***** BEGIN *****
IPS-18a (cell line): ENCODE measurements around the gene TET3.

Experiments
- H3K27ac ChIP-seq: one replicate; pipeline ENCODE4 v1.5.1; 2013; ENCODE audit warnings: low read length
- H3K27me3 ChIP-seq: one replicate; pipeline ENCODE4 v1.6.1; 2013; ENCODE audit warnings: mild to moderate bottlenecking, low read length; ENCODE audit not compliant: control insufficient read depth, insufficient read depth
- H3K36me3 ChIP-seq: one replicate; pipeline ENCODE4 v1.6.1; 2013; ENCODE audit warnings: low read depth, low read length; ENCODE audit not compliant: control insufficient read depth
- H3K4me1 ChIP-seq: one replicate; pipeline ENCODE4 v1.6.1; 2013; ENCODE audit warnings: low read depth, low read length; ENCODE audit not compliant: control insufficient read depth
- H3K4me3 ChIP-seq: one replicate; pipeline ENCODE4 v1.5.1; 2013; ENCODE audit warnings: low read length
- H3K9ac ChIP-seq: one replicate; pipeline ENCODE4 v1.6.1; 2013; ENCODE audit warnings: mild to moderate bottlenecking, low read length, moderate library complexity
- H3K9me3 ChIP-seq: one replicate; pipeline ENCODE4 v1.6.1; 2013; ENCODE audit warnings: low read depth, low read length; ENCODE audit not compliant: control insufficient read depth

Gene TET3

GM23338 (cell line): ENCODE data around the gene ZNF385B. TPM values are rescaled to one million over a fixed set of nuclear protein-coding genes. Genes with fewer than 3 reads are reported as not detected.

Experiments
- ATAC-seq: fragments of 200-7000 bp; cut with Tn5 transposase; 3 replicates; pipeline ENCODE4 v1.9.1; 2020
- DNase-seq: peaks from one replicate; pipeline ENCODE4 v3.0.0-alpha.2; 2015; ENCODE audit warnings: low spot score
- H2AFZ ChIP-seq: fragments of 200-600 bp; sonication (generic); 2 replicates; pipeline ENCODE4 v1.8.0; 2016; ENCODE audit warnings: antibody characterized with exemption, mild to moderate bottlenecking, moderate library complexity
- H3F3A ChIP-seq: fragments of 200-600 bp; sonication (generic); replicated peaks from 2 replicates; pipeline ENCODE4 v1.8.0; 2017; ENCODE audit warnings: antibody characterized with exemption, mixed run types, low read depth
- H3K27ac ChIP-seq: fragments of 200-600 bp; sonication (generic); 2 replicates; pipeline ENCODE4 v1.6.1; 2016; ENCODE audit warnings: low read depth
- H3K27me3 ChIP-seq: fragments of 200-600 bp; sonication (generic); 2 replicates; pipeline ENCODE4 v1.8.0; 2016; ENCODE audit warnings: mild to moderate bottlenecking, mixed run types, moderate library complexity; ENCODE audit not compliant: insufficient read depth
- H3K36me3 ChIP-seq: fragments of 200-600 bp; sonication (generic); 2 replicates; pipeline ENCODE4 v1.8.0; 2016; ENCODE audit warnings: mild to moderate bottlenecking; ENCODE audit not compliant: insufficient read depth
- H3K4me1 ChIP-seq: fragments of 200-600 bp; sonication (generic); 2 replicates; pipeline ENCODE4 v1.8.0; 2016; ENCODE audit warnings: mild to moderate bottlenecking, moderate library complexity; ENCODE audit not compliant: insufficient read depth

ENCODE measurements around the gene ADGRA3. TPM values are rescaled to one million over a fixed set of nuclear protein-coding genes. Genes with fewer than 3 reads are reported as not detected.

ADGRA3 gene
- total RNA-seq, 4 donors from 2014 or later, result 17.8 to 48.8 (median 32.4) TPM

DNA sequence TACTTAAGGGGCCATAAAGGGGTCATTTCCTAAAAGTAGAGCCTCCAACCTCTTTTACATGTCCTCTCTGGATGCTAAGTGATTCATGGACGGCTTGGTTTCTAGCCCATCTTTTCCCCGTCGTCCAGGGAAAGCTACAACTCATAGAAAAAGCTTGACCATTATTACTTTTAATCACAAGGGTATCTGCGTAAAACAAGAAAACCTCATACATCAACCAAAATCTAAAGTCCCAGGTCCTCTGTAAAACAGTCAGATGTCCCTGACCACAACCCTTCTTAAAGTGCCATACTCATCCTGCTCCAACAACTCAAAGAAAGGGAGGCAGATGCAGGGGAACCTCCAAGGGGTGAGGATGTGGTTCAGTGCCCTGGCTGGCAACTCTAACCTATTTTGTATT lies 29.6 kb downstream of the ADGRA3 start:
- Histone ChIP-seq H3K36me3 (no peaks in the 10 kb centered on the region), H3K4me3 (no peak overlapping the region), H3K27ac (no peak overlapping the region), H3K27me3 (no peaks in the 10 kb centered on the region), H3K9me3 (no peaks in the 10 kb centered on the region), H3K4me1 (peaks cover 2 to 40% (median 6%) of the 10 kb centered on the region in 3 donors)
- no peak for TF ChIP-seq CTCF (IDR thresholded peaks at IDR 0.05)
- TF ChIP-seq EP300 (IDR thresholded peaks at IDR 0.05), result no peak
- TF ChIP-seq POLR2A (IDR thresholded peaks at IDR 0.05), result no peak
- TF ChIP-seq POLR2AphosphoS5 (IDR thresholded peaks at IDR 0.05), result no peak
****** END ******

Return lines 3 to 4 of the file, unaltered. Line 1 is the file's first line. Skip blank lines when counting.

- H3K27ac ChIP-seq: one replicate; pipeline ENCODE4 v1.5.1; 2013; ENCODE audit warnings: low read length
- H3K27me3 ChIP-seq: one replicate; pipeline ENCODE4 v1.6.1; 2013; ENCODE audit warnings: mild to moderate bottlenecking, low read length; ENCODE audit not compliant: control insufficient read depth, insufficient read depth